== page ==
CATMA THE BIGGEST LITTLE AGENCY IN VERMONT TRANSPORTATION?
Part 2: CATMA uses a range of program elements including cooperative arrangements to nudge—with astonishing success—more of its target population of 16,000 students and 10,000 employees away from solo commuting and towards walking, bicycling, transit, and car share
CATMA, the Campus Area Transportation Management Association, works an entire range of program elements from incentives for students to use the private Car Share Vermont services for not bringing a car to keep at campus to monthly drawings of gift certificates for Marketplace businesses from a basket of those who use non-solo driving to work.
Along with a universal free access to the Burlington's transit system (Chittenden County Transportation Authority [CCTA]) for University of Vermont (UVM) employees and students, program elements dropped solo driving to work by 14%, decreased cars student cars taking up valuable parking space at campus lots, and overall contributed to all the good things of decreased solo driving—reduced pollution, better health, a more efficient community, less traffic congestion, and lower infrastructure costs. Slightly more than half of troika employees solo drive to the workplace.
With solo driving to work stuck at about 75% for decades statewide (another roughly 12% carpool), shifting about one in seven solo drivers to alternates deserves attention for an accomplishment bordering on the miraculous. Of course, a couple of developments, particularly the emergence of dozens of buses serving three commuting corridors out of Burlington, contributed substantially to CATMA success, but CATMA brokering a number of programs and services deserves the overall credit for the performance to the benefit of its troika sponsors, their employees and students. The shift away from solo driving among CATMA member employees found in surveys dating from 2000 also finds confirmation in Census journey to work data from the 2000 Census to the recent 2006-2009 numbers for Burlington resident commuting trends.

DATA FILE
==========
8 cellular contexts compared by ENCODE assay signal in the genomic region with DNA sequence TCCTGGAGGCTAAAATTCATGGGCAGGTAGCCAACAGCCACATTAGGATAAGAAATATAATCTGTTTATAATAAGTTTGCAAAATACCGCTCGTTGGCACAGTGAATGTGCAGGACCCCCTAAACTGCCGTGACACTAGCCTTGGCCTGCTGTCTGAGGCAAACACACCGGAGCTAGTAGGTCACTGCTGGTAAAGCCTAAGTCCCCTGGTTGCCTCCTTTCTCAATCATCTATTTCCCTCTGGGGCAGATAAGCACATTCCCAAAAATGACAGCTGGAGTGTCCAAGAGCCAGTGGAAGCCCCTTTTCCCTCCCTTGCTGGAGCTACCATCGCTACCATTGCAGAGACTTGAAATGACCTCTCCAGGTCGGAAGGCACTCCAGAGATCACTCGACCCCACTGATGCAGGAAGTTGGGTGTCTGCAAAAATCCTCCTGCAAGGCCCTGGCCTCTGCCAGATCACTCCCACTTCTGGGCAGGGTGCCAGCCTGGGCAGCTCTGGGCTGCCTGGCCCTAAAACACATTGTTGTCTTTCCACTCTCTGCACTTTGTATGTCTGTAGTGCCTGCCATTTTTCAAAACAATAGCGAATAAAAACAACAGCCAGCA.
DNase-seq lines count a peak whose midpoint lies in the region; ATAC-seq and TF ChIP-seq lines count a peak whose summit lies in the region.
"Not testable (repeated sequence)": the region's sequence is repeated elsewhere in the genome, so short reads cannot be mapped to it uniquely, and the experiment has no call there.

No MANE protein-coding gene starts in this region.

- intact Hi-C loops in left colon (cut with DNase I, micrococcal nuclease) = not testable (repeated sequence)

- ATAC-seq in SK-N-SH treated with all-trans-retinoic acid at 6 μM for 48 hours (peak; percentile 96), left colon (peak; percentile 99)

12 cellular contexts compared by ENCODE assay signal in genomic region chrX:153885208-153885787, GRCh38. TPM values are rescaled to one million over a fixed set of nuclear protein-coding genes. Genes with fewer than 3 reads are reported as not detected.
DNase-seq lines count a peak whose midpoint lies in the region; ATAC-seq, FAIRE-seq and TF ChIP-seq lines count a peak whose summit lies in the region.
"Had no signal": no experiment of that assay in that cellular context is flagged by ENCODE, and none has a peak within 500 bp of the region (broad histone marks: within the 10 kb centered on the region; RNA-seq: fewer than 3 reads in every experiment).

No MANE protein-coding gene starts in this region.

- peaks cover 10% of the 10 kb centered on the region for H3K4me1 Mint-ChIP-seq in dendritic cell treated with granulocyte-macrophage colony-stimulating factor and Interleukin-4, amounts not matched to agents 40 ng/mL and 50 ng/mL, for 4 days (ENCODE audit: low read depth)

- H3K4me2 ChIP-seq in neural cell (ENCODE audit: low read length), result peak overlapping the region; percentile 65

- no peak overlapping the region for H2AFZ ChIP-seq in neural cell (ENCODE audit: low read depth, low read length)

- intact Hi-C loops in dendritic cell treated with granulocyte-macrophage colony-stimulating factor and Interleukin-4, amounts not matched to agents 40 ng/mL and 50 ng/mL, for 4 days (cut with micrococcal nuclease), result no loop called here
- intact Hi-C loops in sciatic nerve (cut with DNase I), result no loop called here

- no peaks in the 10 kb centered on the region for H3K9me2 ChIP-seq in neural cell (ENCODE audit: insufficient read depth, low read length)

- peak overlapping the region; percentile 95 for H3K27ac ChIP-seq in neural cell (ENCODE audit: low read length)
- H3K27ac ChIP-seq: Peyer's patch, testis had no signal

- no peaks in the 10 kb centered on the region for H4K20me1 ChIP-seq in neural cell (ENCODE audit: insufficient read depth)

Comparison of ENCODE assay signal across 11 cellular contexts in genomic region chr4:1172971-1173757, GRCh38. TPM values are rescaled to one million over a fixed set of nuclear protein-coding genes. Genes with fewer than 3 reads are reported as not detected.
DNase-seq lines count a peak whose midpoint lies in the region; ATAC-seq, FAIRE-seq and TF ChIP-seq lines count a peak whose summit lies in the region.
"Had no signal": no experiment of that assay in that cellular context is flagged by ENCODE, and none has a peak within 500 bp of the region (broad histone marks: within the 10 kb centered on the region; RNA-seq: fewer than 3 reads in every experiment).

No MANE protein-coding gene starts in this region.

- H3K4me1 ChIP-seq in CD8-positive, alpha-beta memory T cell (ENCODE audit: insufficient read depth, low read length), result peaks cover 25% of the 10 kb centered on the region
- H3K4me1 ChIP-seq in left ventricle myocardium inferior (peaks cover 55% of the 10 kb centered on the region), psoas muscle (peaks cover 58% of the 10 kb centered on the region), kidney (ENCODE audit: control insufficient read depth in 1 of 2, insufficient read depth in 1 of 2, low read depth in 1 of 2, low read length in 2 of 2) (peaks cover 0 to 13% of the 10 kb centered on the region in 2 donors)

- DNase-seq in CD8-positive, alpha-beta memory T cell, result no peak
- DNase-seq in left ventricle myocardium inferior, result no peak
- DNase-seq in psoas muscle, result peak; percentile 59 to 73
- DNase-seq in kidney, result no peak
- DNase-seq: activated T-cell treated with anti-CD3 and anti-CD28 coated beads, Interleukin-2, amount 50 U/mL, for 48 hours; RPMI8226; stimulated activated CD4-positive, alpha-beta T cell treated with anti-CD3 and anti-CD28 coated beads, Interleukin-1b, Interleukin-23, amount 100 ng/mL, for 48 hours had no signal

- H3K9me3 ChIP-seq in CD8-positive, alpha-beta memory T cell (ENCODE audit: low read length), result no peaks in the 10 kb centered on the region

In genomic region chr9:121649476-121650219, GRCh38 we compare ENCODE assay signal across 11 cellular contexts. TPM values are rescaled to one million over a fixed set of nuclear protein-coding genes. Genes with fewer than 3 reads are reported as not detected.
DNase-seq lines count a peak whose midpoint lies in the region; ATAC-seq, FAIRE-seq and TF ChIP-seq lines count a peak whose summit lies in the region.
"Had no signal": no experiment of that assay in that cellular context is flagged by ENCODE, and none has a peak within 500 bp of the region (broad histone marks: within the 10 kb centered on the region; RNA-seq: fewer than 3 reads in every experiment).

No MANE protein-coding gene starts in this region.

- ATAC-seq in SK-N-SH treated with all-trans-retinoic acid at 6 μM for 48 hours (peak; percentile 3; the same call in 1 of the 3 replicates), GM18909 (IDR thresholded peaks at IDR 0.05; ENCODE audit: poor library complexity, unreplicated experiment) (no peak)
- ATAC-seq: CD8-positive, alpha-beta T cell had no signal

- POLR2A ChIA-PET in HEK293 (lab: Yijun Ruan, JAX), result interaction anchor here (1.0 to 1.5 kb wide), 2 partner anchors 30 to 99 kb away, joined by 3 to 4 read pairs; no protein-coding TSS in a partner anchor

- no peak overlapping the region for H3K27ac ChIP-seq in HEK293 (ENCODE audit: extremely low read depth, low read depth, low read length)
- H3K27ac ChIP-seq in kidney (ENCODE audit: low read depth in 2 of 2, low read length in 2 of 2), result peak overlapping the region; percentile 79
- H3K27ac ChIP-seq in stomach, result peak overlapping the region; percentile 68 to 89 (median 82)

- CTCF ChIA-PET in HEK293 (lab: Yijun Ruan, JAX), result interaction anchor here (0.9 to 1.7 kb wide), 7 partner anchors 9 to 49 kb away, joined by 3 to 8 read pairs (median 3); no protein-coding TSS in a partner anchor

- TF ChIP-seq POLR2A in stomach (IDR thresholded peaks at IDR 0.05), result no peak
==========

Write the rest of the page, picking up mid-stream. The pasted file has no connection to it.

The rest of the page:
The troika who formed non-profit CATMA--Champlain College (CC),Fletcher Allen Health Care (FAHC) and UVM—choose which program elements to participate in and to what degree. All three, for example, provide through CATMA a guaranteed ride home in case of a personal emergency at no cost to the employee. UVM employees and students receive full access to CCTA buses (including Link services) while FAHC provides CCTA passes at 50% discount and Link tickets at 25% discount. The “bike/walk” program rewards any participant with a $15 reward for at least 3 days per week walking and/or biking to work for a full 8 week period—the reward can be used downtown Church Street Marketplace merchants—currently the Roxy movie theater, the Ski Rack and City Market. This program operating since 2000 has awarded $20,000 so far and has 120 regular participants. For those who go to work other than by solo driving, in a second reward approach, three names are drawn monthly for a gift certificate.
CATMA runs a traditional ride-match program, and in cases where matches cannot be found the search expands to include downtown State of Vermont employees. Private downtown employers also participate in the guaranteed ride home service including the Chittenden Bank and City of Burlington downtown district employees. Services to State downtown employees began about 2005. The downtown State employees also participate in the bike/walk program and receive carpool materials. The State provides vans plus financial support for employees who form a vanpool through a program operated through a private company. The Vermont Agency of Transportation operates this “Go Vermont” vanpool program.
Note that federal tax policy allows any employer to provide incentives to carshare, bike and use public transit, incentives similar to a health savings account. However, use of these tax incentives while common in large metropolitan areas remain a rarity in Vermont. The one group still discriminated against in these federal tax incentives? Any one who walks to work, the most healthful and least polluting form of commuting.
CATMA, the “biggest little agency in the Vermont transportation”, continues to improve and expand its services with efforts beginning shortly to work with more private and public employers to institute one or more elements of programming generally described as “commuter share”, the field of aiding employers and employees to reduce expensive and inefficient home to work trips, particularly the solo driving type.